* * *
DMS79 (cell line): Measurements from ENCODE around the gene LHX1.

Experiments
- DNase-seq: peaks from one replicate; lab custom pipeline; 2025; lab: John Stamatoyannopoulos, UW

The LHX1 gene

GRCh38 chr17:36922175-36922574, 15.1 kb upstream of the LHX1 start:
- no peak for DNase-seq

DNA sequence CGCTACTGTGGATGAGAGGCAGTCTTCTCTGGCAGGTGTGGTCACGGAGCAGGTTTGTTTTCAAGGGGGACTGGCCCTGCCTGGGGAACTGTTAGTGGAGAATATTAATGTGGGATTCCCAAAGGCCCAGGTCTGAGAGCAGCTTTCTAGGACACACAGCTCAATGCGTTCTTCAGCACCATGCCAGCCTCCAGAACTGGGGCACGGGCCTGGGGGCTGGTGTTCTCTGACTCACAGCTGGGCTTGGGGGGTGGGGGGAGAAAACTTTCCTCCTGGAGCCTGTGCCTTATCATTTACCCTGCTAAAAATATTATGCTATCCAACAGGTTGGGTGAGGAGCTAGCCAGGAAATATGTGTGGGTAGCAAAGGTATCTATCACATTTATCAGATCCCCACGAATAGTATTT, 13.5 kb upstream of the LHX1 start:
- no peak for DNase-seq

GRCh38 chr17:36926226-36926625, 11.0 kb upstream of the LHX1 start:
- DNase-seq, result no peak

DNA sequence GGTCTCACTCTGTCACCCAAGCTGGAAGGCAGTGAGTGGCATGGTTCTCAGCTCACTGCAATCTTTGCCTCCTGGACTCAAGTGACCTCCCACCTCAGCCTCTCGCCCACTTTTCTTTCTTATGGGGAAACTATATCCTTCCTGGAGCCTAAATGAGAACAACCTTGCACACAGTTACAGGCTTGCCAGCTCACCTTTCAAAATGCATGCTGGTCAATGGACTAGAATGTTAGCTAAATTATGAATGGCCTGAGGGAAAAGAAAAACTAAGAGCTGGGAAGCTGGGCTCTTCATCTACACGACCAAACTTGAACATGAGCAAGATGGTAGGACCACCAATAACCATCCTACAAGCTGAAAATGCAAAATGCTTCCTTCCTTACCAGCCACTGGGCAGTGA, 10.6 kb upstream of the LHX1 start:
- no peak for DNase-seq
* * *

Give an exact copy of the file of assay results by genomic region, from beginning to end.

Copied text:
DMS79 (cell line): Measurements from ENCODE around the gene LHX1.

Experiments
- DNase-seq: peaks from one replicate; lab custom pipeline; 2025; lab: John Stamatoyannopoulos, UW

The LHX1 gene

GRCh38 chr17:36922175-36922574, 15.1 kb upstream of the LHX1 start:
- no peak for DNase-seq

DNA sequence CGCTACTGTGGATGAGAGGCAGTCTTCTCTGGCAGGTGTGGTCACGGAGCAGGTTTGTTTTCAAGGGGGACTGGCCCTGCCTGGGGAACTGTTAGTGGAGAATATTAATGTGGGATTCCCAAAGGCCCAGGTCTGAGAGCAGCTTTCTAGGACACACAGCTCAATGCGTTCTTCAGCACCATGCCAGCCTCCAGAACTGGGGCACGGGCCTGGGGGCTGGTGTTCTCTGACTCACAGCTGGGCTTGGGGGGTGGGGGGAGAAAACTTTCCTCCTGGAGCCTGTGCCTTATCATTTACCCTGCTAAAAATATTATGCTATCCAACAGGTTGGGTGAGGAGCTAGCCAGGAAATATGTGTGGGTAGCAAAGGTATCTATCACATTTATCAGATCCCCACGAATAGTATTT, 13.5 kb upstream of the LHX1 start:
- no peak for DNase-seq

GRCh38 chr17:36926226-36926625, 11.0 kb upstream of the LHX1 start:
- DNase-seq, result no peak

DNA sequence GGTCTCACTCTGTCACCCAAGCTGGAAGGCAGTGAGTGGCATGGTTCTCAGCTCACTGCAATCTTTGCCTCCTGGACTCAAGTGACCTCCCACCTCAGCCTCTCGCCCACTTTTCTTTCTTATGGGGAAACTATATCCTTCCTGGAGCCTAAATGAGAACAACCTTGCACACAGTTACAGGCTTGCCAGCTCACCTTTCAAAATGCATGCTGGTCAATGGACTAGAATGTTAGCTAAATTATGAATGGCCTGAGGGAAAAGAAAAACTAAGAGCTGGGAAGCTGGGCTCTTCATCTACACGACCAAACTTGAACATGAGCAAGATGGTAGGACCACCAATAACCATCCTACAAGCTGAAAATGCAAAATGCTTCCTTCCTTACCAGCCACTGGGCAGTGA, 10.6 kb upstream of the LHX1 start:
- no peak for DNase-seq